Fig. 2

Number (thousands) of new fragility fractures by country in 2017

When fracture numbers were expressed as a rate of the population at risk, there was a greater than two-fold range in risk that varied from 15/1000 in France to 32/1000 in Sweden (Table 2).

Table 2 The number of new fragility fractures in 2017 in men and women by country, the population at risk (men and women aged 50 years or more) and the crude incidence (/1000 of the population)

A detailed breakdown of number of fractures by site and country is given together with the methods in the Appendix (2: Lifetime risk of fragility fractures).

Lifetime risk of fragility fracture

The remaining lifetime risk of sustaining a hip fracture for women at the age of 50 years varied between 9.8% for Spain to 22.8% for Sweden (Fig. 3). The corresponding risk range for men was 6.1% (France) to 13.7% (Sweden). The lifetime risk of hip fracture at age 50 years was comparable to the lifetime risk of a stroke in Europe for both women (20%) and men (14%) [22].

Fig. 3

Lifetime risk of hip fracture from the age of 50 years, by country and sex, and the equivalent risk for stroke

The remaining lifetime probability of a MOF was highest in Sweden (46.3% for women and 28.7% for men (Fig. 4). Lifetime risk of major osteoporotic fracture was comparable to that of cardiovascular disease (CVD) in Europe, which affects 29% of women and 38% of men [19]. For methods and numerical data by fracture site and country, see the Appendix (2: Lifetime risk of fragility fractures).

Fig. 4

Lifetime risk of fragility fracture from the age of 50 years, by country and sex, and the equivalent risk for cardiovascular disease (CVD). Source: National fracture incidences and own calculations

Fracture projections

There is a marked difference in the risk of fracture between countries [20]. Northern European countries have the highest fracture rates observed worldwide. The reasons for the difference in fracture risk are unknown but cannot be explained by differences in bone density. Plausible factors include differences in body mass index, low calcium intake, reduced sunlight exposure and perhaps the most crucial factor, high socio-economic status, which in turn may be related to low levels of physical activity [21, 22]. Regardless of differences in fracture risk, the number of fractures in all countries is expected to increase due to an increasingly ageing population.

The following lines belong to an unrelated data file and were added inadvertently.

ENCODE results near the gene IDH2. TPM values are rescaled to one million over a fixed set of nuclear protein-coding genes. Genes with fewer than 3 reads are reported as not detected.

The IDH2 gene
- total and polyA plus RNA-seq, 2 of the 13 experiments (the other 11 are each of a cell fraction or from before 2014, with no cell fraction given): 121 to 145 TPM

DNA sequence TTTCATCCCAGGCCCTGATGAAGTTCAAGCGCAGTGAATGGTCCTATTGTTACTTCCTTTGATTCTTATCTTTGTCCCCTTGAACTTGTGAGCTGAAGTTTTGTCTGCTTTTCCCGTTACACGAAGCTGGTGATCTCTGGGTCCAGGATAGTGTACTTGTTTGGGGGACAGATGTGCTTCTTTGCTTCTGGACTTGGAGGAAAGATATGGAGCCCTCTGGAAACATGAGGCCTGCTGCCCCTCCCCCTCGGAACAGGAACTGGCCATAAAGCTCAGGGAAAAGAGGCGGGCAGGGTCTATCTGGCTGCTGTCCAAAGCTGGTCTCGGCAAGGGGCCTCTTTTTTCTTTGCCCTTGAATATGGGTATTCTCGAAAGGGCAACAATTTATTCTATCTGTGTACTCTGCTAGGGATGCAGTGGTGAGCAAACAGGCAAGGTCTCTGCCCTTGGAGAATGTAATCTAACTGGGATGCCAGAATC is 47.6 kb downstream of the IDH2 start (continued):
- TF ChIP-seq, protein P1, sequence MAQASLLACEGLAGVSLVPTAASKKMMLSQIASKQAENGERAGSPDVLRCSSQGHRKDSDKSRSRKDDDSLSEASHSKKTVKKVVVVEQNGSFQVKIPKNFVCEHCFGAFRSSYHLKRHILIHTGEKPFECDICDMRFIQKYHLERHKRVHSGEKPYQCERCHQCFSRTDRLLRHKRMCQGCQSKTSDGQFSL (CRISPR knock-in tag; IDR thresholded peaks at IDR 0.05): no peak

To estimate the annual number of new fractures between 2017 and 2030, national data on fracture incidence by type and sex were combined with demographic projections over time (see Appendix, 3: Fracture projections). The total number of all fragility fractures in the EU6 is projected to increase from 2.7 million in the year 2017 to 3.3 million in 2030; an increase of 23.3% (Fig. 5). In total, 66.2% of fragility fractures were sustained by women in 2017. The total number of MOF was 1.4 million and expected to increase by 24%. For hip fracture (n = 526 thousand) and clinical spine fracture (n = 416 thousand), the increases projected were 28% and 23%, respectively.

Fig. 5

Estimated number of fragility fractures by fracture category in 2017 and 2030. Numbers denote the percentage change for all fragility fractures, major osteoporotic fractures (MOF), hip and clinical spine fractures